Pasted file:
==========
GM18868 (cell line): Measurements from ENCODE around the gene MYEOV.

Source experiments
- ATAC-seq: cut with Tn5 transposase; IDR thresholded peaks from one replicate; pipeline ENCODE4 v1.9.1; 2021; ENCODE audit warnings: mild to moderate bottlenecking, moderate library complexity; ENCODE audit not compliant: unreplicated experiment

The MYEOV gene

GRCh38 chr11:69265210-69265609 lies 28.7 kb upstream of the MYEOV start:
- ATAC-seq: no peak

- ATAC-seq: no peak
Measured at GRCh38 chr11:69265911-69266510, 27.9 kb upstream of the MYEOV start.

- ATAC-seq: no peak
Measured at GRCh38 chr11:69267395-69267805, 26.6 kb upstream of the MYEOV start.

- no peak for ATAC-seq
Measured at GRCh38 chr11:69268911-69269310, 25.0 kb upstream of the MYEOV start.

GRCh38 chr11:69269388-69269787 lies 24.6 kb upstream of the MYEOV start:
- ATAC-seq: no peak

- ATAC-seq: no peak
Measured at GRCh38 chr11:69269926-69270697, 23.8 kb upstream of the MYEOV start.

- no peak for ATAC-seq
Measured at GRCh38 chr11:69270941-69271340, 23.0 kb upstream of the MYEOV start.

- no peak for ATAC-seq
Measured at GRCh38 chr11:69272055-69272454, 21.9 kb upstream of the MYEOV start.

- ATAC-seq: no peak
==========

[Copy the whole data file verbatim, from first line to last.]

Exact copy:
GM18868 (cell line): Measurements from ENCODE around the gene MYEOV.

Source experiments
- ATAC-seq: cut with Tn5 transposase; IDR thresholded peaks from one replicate; pipeline ENCODE4 v1.9.1; 2021; ENCODE audit warnings: mild to moderate bottlenecking, moderate library complexity; ENCODE audit not compliant: unreplicated experiment

The MYEOV gene

GRCh38 chr11:69265210-69265609 lies 28.7 kb upstream of the MYEOV start:
- ATAC-seq: no peak

- ATAC-seq: no peak
Measured at GRCh38 chr11:69265911-69266510, 27.9 kb upstream of the MYEOV start.

- ATAC-seq: no peak
Measured at GRCh38 chr11:69267395-69267805, 26.6 kb upstream of the MYEOV start.

- no peak for ATAC-seq
Measured at GRCh38 chr11:69268911-69269310, 25.0 kb upstream of the MYEOV start.

GRCh38 chr11:69269388-69269787 lies 24.6 kb upstream of the MYEOV start:
- ATAC-seq: no peak

- ATAC-seq: no peak
Measured at GRCh38 chr11:69269926-69270697, 23.8 kb upstream of the MYEOV start.

- no peak for ATAC-seq
Measured at GRCh38 chr11:69270941-69271340, 23.0 kb upstream of the MYEOV start.

- no peak for ATAC-seq
Measured at GRCh38 chr11:69272055-69272454, 21.9 kb upstream of the MYEOV start.

- ATAC-seq: no peak